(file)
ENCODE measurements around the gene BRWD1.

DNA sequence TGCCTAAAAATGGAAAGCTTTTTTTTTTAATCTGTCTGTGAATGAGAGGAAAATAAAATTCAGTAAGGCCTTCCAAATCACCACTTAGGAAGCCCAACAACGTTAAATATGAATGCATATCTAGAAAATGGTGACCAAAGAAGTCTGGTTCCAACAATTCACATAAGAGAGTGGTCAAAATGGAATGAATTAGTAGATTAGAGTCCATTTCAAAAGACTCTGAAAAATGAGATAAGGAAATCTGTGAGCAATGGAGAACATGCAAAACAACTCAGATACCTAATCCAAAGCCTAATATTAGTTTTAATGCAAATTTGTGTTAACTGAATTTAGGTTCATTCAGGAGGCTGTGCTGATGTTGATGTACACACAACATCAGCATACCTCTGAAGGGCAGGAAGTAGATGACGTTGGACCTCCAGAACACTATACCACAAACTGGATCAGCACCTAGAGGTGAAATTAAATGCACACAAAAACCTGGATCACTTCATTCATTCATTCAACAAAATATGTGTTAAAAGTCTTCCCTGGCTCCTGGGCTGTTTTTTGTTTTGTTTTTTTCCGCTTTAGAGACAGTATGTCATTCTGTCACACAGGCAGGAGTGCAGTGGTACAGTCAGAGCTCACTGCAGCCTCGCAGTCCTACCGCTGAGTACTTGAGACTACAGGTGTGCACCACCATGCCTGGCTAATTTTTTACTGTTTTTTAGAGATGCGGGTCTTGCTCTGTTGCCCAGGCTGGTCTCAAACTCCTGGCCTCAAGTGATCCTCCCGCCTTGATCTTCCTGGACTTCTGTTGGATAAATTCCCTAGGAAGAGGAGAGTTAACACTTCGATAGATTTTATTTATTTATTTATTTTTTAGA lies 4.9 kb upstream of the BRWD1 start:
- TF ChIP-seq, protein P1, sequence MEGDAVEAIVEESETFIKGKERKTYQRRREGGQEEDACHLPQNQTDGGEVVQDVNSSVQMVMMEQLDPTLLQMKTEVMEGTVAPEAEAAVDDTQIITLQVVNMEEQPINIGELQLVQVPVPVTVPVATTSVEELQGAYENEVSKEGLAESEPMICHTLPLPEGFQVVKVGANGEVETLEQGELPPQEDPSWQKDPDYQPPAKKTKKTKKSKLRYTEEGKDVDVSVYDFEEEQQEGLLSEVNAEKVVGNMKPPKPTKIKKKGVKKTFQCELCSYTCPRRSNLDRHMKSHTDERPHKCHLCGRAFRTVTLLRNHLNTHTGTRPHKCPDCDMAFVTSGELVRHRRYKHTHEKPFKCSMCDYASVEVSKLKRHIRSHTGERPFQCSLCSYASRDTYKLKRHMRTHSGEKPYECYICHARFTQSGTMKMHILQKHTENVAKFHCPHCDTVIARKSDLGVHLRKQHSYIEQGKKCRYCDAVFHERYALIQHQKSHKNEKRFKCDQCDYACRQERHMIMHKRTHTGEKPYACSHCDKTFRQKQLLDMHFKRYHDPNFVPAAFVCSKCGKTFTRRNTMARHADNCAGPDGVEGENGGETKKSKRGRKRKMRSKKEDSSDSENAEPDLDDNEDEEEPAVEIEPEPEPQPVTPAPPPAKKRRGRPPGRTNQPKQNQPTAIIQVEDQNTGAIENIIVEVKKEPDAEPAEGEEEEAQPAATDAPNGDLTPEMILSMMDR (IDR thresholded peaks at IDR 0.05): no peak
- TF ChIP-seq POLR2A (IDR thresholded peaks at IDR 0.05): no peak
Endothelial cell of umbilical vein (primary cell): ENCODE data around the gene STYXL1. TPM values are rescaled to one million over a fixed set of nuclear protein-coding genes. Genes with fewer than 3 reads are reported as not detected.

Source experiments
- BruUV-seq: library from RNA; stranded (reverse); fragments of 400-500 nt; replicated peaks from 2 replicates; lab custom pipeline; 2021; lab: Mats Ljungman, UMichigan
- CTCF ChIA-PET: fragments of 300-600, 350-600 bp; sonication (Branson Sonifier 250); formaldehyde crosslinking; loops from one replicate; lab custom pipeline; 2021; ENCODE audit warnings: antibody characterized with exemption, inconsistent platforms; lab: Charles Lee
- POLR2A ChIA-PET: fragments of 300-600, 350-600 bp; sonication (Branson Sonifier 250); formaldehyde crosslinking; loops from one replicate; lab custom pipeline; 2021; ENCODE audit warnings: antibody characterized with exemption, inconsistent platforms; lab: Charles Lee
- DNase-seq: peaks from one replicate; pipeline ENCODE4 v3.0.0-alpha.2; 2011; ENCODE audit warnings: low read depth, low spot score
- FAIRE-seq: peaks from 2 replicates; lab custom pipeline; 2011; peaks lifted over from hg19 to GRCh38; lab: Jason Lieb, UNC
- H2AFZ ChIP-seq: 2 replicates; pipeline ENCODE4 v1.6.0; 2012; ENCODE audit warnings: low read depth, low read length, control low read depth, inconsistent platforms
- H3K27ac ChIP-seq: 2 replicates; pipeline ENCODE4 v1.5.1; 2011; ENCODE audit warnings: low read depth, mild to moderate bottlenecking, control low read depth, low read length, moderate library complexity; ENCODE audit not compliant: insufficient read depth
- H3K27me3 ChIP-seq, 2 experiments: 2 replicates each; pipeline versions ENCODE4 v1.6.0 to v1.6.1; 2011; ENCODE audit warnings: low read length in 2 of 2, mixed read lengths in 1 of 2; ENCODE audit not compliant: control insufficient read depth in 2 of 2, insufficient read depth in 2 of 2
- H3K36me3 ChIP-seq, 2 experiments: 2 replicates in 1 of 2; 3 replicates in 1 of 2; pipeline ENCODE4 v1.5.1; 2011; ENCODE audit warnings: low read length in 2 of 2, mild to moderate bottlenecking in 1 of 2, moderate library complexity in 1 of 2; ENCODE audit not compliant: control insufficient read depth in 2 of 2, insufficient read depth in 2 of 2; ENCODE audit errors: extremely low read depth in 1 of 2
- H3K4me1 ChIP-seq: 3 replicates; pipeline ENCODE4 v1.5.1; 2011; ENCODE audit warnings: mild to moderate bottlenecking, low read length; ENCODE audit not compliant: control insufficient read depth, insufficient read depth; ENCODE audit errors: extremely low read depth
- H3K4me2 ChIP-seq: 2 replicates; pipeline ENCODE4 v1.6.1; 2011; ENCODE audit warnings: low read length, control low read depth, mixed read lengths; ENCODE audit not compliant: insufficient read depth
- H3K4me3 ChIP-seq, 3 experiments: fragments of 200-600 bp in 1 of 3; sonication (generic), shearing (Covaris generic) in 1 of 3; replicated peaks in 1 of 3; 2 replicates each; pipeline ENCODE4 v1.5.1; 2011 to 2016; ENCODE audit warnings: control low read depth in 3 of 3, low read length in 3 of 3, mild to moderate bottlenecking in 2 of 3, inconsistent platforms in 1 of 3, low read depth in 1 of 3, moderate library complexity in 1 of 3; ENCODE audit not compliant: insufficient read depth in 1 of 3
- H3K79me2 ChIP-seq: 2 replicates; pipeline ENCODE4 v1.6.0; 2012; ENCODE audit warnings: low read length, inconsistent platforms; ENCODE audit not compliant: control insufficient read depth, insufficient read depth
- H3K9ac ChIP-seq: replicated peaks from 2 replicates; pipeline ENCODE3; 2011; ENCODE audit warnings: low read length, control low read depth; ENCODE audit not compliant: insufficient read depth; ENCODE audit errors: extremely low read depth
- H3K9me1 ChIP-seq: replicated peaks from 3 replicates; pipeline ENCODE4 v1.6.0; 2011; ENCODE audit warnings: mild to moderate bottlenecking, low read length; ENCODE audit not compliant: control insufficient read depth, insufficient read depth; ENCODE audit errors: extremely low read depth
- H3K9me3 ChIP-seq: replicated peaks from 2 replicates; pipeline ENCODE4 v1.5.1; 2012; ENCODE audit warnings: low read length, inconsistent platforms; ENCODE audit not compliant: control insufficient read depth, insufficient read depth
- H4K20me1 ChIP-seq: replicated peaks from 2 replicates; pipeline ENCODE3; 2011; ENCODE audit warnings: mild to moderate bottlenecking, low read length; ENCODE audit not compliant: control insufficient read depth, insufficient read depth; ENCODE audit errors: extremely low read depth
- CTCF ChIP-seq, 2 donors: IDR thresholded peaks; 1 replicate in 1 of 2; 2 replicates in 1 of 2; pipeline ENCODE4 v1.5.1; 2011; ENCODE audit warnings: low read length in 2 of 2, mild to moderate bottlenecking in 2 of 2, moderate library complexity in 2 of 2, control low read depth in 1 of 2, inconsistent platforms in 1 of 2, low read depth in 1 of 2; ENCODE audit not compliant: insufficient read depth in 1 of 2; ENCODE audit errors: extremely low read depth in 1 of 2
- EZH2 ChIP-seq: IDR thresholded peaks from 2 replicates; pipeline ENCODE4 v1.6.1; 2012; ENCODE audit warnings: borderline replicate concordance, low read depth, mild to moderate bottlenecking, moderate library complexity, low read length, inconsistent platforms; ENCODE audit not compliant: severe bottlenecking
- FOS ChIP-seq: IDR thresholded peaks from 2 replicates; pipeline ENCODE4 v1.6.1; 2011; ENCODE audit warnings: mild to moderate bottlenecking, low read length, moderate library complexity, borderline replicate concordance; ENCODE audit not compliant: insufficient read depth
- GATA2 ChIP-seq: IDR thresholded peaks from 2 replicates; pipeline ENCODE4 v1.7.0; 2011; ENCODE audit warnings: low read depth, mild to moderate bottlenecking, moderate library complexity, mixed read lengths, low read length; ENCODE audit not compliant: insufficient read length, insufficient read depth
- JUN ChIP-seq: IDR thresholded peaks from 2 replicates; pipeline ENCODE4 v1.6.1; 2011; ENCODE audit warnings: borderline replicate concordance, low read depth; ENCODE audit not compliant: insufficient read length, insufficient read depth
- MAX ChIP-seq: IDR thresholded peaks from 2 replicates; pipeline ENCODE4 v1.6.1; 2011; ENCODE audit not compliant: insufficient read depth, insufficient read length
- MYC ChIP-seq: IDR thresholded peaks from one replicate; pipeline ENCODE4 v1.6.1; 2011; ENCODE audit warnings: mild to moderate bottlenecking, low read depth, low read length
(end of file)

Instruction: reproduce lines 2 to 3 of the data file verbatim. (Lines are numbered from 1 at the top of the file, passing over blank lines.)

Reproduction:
DNA sequence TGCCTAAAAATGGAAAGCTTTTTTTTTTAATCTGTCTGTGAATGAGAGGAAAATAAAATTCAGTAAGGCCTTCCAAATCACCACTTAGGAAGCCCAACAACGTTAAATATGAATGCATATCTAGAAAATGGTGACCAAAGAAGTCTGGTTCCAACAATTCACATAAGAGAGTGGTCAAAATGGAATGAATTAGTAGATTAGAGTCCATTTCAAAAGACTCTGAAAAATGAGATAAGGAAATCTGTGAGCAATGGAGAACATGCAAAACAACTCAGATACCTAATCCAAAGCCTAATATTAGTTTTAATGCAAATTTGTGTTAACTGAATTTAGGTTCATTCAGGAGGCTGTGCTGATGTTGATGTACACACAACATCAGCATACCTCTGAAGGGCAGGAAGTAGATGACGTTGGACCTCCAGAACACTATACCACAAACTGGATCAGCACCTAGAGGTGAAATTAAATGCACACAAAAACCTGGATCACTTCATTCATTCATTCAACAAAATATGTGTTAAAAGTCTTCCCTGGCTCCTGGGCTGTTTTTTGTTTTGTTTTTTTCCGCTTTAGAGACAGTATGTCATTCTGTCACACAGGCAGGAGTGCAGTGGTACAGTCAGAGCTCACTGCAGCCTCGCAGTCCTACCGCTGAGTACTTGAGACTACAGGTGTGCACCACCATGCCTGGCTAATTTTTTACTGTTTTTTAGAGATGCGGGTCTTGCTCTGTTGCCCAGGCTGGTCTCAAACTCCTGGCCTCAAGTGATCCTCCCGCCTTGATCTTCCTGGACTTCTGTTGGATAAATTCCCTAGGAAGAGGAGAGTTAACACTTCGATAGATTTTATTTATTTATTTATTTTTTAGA lies 4.9 kb upstream of the BRWD1 start:
- TF ChIP-seq, protein P1, sequence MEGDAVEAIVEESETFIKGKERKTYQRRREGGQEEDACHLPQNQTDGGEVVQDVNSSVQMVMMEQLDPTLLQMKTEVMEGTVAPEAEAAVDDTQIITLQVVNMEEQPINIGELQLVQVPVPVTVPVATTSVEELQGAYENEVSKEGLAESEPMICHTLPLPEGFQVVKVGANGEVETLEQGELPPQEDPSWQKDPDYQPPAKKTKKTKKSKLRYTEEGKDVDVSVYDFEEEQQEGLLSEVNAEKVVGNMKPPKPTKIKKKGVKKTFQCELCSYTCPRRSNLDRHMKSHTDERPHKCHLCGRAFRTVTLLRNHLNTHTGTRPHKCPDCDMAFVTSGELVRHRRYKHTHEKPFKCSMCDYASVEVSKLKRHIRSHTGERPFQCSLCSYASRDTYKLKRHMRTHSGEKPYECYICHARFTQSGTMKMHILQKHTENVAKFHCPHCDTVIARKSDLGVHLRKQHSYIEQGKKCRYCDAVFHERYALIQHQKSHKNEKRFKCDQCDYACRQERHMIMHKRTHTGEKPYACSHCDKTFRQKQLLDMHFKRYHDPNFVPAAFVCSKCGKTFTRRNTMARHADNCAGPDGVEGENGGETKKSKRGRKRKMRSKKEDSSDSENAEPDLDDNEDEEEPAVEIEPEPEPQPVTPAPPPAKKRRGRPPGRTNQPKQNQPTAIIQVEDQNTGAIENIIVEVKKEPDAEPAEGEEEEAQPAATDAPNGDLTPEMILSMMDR (IDR thresholded peaks at IDR 0.05): no peak